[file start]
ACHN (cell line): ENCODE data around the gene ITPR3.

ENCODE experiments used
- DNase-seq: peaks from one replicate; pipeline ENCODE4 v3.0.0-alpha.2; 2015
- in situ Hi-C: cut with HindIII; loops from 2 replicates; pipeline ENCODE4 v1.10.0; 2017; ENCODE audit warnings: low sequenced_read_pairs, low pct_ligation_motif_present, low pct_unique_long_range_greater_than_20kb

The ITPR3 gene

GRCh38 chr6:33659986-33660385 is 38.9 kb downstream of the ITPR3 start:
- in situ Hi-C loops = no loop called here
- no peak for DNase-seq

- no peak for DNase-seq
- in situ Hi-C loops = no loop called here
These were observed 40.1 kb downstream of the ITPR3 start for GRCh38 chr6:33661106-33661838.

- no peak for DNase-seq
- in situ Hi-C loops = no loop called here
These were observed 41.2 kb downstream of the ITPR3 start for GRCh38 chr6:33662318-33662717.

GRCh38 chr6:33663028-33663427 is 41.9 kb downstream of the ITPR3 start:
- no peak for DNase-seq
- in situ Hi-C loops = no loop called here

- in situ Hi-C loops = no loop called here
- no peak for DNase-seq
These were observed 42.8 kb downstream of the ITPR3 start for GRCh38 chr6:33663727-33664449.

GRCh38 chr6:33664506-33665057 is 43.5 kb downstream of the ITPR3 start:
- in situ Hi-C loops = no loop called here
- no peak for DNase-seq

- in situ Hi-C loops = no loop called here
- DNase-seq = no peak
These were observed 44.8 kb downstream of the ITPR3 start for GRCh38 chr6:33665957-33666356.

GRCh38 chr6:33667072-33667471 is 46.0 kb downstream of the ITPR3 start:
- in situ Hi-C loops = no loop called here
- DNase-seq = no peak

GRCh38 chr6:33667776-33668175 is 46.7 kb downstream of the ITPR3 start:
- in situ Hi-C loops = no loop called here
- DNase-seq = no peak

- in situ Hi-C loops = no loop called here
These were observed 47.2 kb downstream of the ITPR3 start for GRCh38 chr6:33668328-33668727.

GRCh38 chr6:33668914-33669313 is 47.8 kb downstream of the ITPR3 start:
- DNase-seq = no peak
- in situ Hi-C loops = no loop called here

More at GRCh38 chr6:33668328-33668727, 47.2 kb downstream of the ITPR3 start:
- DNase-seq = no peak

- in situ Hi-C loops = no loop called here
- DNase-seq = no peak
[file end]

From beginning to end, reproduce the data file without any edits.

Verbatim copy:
ACHN (cell line): ENCODE data around the gene ITPR3.

ENCODE experiments used
- DNase-seq: peaks from one replicate; pipeline ENCODE4 v3.0.0-alpha.2; 2015
- in situ Hi-C: cut with HindIII; loops from 2 replicates; pipeline ENCODE4 v1.10.0; 2017; ENCODE audit warnings: low sequenced_read_pairs, low pct_ligation_motif_present, low pct_unique_long_range_greater_than_20kb

The ITPR3 gene

GRCh38 chr6:33659986-33660385 is 38.9 kb downstream of the ITPR3 start:
- in situ Hi-C loops = no loop called here
- no peak for DNase-seq

- no peak for DNase-seq
- in situ Hi-C loops = no loop called here
These were observed 40.1 kb downstream of the ITPR3 start for GRCh38 chr6:33661106-33661838.

- no peak for DNase-seq
- in situ Hi-C loops = no loop called here
These were observed 41.2 kb downstream of the ITPR3 start for GRCh38 chr6:33662318-33662717.

GRCh38 chr6:33663028-33663427 is 41.9 kb downstream of the ITPR3 start:
- no peak for DNase-seq
- in situ Hi-C loops = no loop called here

- in situ Hi-C loops = no loop called here
- no peak for DNase-seq
These were observed 42.8 kb downstream of the ITPR3 start for GRCh38 chr6:33663727-33664449.

GRCh38 chr6:33664506-33665057 is 43.5 kb downstream of the ITPR3 start:
- in situ Hi-C loops = no loop called here
- no peak for DNase-seq

- in situ Hi-C loops = no loop called here
- DNase-seq = no peak
These were observed 44.8 kb downstream of the ITPR3 start for GRCh38 chr6:33665957-33666356.

GRCh38 chr6:33667072-33667471 is 46.0 kb downstream of the ITPR3 start:
- in situ Hi-C loops = no loop called here
- DNase-seq = no peak

GRCh38 chr6:33667776-33668175 is 46.7 kb downstream of the ITPR3 start:
- in situ Hi-C loops = no loop called here
- DNase-seq = no peak

- in situ Hi-C loops = no loop called here
These were observed 47.2 kb downstream of the ITPR3 start for GRCh38 chr6:33668328-33668727.

GRCh38 chr6:33668914-33669313 is 47.8 kb downstream of the ITPR3 start:
- DNase-seq = no peak
- in situ Hi-C loops = no loop called here

More at GRCh38 chr6:33668328-33668727, 47.2 kb downstream of the ITPR3 start:
- DNase-seq = no peak

- in situ Hi-C loops = no loop called here
- DNase-seq = no peak